8. Grease the pie dish and line it with the larger circle of pastry so that it comes up the sides.

9. Place the spinach mixture inside the pie dish, on top of the pastry.

10. Place the smaller circle on top of the spinach mixture and pinch together with the base to seal.

11. Pierce the top of the pie with a knife to let out excess steam.

12. Place in the oven and bake for 25-30 minutes or until the pastry is golden.

13. Cut into wedges to serve.

Blog Lovin’.

14 Jul

Just some blatant self promotion.

Follow my blog with bloglovin

Better Brittle.

7 Jul

Let me take you back to when I was seven and trying to make my first batch of toffee. Not having the greatest knowledge of what would and wouldn’t work when extreme heat was applied, undoubtedly the results were pretty disastrous.

To give myself some credit, I knew toffee contained sugar. But to give this creation a bit of a twist, I decided to substitute honey instead. And to make it extra exotic? Some desiccated coconut.

I bung it all in a pan, put the hotplate on its highest setting and waited for something to happen. The finished product was a strange paradox: a gloopy yet burnt and crispy mess, sweet but at the same time bitter from charcoaled coconut, impossible to get out of the pan, yet capable of oozing out and sticking to everything else.

Needless to say, the pan ended up in the bin and I, in the naughty chair.

I’ve been scarred ever since and it’s only 12 years later that I’ve had the courage to attempt to cook toffee again. And possibly because I now have a better culinary knowledge, it worked.

Sugar can be really hard to work with and making toffee is all about precision. Don’t cook it long enough and you’ve just got a syrup. Cook it too long and you’ll end up with something akin to my honey-coconut concoction. They say that getting the timing right is difficult without a candy thermometer (something which the average person, myself included, probably doesn’t even own) but it is possible.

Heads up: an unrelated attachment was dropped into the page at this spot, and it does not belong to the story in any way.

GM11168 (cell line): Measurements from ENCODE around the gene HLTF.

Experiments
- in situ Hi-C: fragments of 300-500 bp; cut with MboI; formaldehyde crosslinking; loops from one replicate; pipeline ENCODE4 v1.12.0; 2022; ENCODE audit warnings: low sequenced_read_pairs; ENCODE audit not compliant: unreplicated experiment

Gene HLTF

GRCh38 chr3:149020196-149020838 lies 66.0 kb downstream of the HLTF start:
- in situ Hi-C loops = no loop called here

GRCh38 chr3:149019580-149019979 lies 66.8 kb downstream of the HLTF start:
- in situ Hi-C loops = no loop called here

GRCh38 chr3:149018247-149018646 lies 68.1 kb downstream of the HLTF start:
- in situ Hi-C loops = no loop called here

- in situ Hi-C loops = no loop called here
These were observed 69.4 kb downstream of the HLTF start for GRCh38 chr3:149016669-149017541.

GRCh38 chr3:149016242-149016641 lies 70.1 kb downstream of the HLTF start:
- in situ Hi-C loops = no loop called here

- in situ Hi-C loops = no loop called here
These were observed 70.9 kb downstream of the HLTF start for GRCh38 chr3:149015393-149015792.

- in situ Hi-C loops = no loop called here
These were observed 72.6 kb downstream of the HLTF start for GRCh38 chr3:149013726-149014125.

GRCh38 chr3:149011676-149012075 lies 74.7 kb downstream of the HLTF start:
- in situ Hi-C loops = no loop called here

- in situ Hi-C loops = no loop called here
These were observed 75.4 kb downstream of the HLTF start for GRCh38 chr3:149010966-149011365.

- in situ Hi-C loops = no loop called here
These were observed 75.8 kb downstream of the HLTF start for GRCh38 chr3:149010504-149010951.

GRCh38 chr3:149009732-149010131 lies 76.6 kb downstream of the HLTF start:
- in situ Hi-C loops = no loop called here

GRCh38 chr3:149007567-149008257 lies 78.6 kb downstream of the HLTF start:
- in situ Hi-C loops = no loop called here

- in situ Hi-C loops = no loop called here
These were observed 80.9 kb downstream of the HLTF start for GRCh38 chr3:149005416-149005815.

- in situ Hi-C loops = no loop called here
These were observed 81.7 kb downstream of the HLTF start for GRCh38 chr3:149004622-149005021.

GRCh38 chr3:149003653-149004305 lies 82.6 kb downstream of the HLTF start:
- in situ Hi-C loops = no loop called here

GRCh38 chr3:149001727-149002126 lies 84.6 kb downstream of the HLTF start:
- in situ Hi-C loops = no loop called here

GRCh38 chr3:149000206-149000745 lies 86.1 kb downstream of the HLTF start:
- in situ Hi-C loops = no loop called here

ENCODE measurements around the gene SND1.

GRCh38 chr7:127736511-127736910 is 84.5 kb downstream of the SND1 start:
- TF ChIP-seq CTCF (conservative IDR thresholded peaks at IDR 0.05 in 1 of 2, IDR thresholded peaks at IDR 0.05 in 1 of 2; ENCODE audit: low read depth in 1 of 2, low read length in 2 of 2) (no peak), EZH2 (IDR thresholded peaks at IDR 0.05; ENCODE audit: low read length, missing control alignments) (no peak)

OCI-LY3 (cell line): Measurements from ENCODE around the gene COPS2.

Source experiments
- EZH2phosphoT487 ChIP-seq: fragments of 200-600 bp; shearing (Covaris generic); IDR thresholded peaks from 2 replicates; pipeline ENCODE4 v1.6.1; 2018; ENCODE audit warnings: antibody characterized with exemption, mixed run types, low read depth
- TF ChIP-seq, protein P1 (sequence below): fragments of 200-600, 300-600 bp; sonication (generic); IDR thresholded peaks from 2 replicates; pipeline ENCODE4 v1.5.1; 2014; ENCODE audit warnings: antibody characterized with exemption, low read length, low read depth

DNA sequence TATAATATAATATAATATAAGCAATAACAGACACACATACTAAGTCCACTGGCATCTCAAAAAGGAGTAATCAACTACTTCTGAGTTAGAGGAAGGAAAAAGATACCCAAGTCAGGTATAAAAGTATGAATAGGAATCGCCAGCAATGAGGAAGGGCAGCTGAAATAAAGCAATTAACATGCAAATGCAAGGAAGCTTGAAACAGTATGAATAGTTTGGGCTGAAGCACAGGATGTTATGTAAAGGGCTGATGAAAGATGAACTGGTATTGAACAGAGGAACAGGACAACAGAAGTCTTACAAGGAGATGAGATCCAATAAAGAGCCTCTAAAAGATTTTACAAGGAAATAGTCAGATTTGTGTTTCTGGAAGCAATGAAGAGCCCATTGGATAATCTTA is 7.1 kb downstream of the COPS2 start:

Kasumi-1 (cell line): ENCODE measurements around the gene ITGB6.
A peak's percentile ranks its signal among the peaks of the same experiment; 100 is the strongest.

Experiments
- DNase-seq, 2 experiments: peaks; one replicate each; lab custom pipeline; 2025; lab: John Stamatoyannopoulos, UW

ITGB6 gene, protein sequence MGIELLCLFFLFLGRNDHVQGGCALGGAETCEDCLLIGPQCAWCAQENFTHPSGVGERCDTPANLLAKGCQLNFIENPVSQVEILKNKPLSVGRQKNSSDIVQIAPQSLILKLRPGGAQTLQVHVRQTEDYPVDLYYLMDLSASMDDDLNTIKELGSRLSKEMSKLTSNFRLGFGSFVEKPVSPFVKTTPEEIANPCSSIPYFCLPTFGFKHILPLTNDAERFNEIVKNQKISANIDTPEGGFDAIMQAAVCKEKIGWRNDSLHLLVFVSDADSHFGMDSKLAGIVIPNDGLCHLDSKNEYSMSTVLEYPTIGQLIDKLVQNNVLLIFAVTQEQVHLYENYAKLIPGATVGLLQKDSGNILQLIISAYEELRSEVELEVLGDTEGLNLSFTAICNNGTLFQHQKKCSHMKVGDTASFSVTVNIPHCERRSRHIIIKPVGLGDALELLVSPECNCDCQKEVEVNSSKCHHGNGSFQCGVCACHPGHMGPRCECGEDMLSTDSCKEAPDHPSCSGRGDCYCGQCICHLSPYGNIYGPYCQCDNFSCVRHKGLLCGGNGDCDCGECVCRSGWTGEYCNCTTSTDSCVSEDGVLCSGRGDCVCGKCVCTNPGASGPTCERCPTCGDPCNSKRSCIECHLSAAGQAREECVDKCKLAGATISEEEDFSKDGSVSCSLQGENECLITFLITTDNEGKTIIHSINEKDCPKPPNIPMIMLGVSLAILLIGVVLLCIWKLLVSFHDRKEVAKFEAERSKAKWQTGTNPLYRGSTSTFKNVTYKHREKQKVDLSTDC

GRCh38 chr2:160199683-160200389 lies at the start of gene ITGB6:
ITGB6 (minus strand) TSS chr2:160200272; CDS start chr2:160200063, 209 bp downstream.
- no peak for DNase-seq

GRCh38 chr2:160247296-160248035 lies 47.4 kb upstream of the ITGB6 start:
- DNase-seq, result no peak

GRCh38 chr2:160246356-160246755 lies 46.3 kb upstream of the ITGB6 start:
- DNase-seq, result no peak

This recipe is more like a brittle, with the addition of nuts making it so. The chocolate gives it an extra bit of (unnecessary) richness, making this a pretty decadent sweet. Now it probably won’t be as perfect as something you’d buy commercially but for a homemade attempt it’s pretty good. Just make sure you don’t try to give it a bizarre exotic twist.


Dark Chocolate Peanut Brittle.

Dark Chocolate Peanut Brittle

2 cups caster sugar

1/2 cup water

1 cup roasted, unsalted peanuts

50g butter

200g dark eating chocolate, melted

1. Line a baking tray with baking paper, or grease it really well.

2. Combine the sugar and water in a medium saucepan. Stir over low heat without boiling.

3. Bring to the boil over a high heat and cook, uncovered, without stirring for 10-15 minutes, or until the mixture is golden brown. You want it to look like this:

Caramelised sugar.

4. Remove the pan from the heat and allow the bubbles to subside. Stir in the peanuts and the butter.

5. Pour the mixture onto prepared tray and leave to set at room temperature.

6. Spread the chocolate over the brittle.

7. Chill in the fridge for 10 minutes or until the chocolate sets.

8. Break into pieces to serve.

Yumbo Italiano.

19 Jun

For those of you not familiar with the late 90s/early 2000s hit ‘Mambo Italiano’, that was the inspiration for the name of this post. I’ve noticed that my creativity with post names is pretty poor and this is probably a new low. Apologies.